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Adam & Eve: A Novel Hardcover – September 28, 2010

2.5 out of 5 stars 53 customer reviews

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Editorial Reviews

From Publishers Weekly

Naslund (Ahab's Wife) delivers a cheesy blend of futuristic thriller, pseudoreligious speculation, and idyllic romance. In 2017, Lucy Bergmann's astrophysicist husband is murdered just before he is to reveal the existence of extraterrestrial life. Now, as the keeper of a copy of his data, Lucy's being stalked by the leaders of a sect called Perpetuity, who intend to destroy any challenge to their fundamentalist beliefs. And when Lucy agrees to transport an ancient scroll that offers an alternate version of the Book of Genesis from Cairo to the Dordogne, she becomes a double target. Lucy pilots a plane (this convenient ability is indicative of the preposterous plot) and crash-lands in Mesopotamia, where she meets a gorgeous, naked man named Adam (an American GI gone a touch nutty) who nurses her back to health in a facsimile of the Garden of Eden. Their chaste but busy domesticity is eventually threatened by the evil Perpetuity crew, and they face even more danger after an escape to France. It's embarrassingly bad in every way, from the dopey conceit of a 21st-century Eden to the paper-thin characters who spout ersatz philosophy and spiritual theorizing while enjoying the cloying clichés of romance fiction.
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From Booklist

This outlandish stew of biblical analogy, political thriller, futuristic speculation, and old-fashioned adventure story by the best-selling author of Ahab’s Wife (1999) teases and frustrates the reader. Lucy Bergmann is, in her own words, an “ordinary wife of a revered man.” Her husband, highly regarded in the international scientific community, has discovered evidence of extraterrestrial life. Accompanied by Lucy, he takes his findings to a conference in Cairo (the time is a decade from now) and unexpectedly dies there, leaving his material in Lucy’s care. Adding to the distress of sudden widowhood and guardianship of revolutionary data, she is asked to smuggle to Europe an ancient codex offering a new version of the Book of Genesis. The plane she pilots—yes, she just happens to be a pilot!—crashes, affording her an encounter with the gorgeous Adam, an injured, delusional American soldier. They build a relationship in what they regard as Eden, but they must eventually forsake this lush garden to rejoin society; the whys and hows of their expulsion are an even match with the amazing events that have come before. For the first half of the novel, there may be reluctance to suspend disbelief in the incredible events that unfold. Eventually, however, many will find the metaphorical loftiness engaging. --Brad Hooper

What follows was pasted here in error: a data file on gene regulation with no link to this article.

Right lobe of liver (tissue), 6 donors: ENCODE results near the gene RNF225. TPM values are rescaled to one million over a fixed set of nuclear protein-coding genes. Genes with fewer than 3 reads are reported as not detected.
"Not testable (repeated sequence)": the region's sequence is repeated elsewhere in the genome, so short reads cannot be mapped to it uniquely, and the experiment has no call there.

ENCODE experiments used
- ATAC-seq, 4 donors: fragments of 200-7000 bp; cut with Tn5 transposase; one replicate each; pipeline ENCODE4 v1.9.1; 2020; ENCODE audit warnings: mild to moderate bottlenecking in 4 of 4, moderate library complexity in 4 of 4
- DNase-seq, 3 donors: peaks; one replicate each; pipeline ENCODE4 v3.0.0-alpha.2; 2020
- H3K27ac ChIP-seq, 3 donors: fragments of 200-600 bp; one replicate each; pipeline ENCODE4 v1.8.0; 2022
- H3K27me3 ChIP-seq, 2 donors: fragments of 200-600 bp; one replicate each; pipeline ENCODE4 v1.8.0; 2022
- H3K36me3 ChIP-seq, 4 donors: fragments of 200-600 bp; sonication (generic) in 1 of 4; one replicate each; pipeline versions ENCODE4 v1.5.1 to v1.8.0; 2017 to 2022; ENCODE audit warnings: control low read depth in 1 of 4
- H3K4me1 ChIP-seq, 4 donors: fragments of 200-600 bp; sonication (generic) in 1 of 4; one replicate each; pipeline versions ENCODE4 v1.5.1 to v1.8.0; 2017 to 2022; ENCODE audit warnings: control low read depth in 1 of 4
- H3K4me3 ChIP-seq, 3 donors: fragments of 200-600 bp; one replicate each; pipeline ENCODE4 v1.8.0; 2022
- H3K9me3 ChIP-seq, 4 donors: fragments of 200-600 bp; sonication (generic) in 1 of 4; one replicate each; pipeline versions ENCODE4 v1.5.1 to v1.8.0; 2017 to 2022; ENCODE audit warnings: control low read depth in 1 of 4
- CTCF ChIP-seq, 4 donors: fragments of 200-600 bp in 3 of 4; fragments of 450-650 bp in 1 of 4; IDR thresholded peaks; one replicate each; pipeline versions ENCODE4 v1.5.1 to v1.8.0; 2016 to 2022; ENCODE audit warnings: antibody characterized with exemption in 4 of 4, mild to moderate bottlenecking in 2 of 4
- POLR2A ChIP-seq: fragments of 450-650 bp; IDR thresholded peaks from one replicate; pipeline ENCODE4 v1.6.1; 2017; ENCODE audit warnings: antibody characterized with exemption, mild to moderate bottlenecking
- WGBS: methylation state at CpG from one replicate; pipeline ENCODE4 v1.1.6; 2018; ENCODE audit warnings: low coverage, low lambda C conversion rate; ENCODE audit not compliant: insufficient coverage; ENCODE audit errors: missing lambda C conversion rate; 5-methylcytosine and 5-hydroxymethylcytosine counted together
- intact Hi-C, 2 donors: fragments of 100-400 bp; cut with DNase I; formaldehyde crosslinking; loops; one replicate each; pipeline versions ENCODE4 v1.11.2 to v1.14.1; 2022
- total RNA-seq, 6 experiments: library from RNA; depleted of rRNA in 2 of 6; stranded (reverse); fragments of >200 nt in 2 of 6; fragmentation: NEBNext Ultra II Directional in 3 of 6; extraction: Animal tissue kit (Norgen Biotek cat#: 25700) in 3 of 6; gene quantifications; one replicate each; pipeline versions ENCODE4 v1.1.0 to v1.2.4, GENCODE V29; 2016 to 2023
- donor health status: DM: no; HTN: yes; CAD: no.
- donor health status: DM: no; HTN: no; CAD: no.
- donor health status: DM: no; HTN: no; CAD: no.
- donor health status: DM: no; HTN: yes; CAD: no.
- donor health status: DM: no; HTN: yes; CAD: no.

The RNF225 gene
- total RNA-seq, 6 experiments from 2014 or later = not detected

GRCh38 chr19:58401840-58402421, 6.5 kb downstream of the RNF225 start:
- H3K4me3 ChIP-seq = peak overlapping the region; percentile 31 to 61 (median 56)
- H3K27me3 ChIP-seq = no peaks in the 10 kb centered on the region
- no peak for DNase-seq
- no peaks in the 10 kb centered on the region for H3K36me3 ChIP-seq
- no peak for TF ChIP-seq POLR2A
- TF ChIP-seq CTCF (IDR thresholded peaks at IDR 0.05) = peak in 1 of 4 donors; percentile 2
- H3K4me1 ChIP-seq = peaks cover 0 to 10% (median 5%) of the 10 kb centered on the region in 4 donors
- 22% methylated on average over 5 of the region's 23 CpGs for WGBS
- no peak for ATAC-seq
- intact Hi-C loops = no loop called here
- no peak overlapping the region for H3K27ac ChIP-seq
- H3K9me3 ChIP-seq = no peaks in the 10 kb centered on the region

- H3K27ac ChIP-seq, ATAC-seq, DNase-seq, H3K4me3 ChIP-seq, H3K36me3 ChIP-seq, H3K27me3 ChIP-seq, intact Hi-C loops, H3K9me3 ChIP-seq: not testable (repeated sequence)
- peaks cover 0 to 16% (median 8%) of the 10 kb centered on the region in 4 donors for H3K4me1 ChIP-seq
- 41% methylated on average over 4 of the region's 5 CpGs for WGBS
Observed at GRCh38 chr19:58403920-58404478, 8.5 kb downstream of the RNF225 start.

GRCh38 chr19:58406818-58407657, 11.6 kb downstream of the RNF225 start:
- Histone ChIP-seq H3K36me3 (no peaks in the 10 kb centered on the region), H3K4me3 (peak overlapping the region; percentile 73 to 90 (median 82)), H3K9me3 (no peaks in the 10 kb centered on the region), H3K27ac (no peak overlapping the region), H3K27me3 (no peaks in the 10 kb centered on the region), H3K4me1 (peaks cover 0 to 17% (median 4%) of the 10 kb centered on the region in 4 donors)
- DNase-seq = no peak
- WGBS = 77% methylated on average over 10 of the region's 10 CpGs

More to Explore
Read an essay by Sena Jeter Naslund about writing Adam & Eve [PDF].

Product Details

  • Hardcover: 352 pages
  • Publisher: William Morrow; First Edition edition (September 28, 2010)
  • Language: English
  • ISBN-10: 0061579270
  • ISBN-13: 978-0061579271
  • Product Dimensions: 6 x 1.1 x 9 inches
  • Shipping Weight: 1.2 pounds
  • Average Customer Review: 2.5 out of 5 stars  See all reviews (53 customer reviews)
  • Amazon Best Sellers Rank: #2,202,293 in Books (See Top 100 in Books)

More About the Author

Sena Jeter Naslund is the author of the novels Four Spirits and Abundance, A Novel of Marie Antoinette and a short story collection, The Disobedience of Water. A native of Birmingham, Alabama, she is a winner of the Harper Lee Award; Distinguished Teaching Professor and Writer in Residence at the University of Louisville; director of the Spalding University brief-residency Master of Fine Arts in Writing program; former poet laureate of Kentucky; and editor of The Louisville Review and the Fleur-de-Lis Press.

Customer Reviews

Top Customer Reviews

Format: Hardcover Vine Customer Review of Free Product ( What's this? )
You know when you love an author, and you love her previous novels, and you very excitedly get to read the new one...and you really don't love it. Or hardly like it? That's what the deal is with this novel. I LOVE Naslund, Ahab's Wife was so awesome, I loved it so, despite it not being a well received book at my book group, I was Ahab's champion! So it was with great excitement that I started reading this new novel with what I thought was such a fabulous premise. The wife of an astrophysicist who has made a startling discovery about extraterrestrial life in the universe must go forward after her husband's mysterious death...but it just didn't work.

Naslund is usually so great with he characters, but I just felt confused about them here. The main character, Lucy is thrust into intrigue and mystery when she meets Pierre Saad, a French-Egyptian, who entrusts her to deliver a codex with explosive new writings about Genesis back to France. Her plane crashes and she finds herself a new Eve to Adam, a mentally damaged US soldier who has been gang raped and beaten by Iraqi thugs and dumped for dead. Weirdness ensues.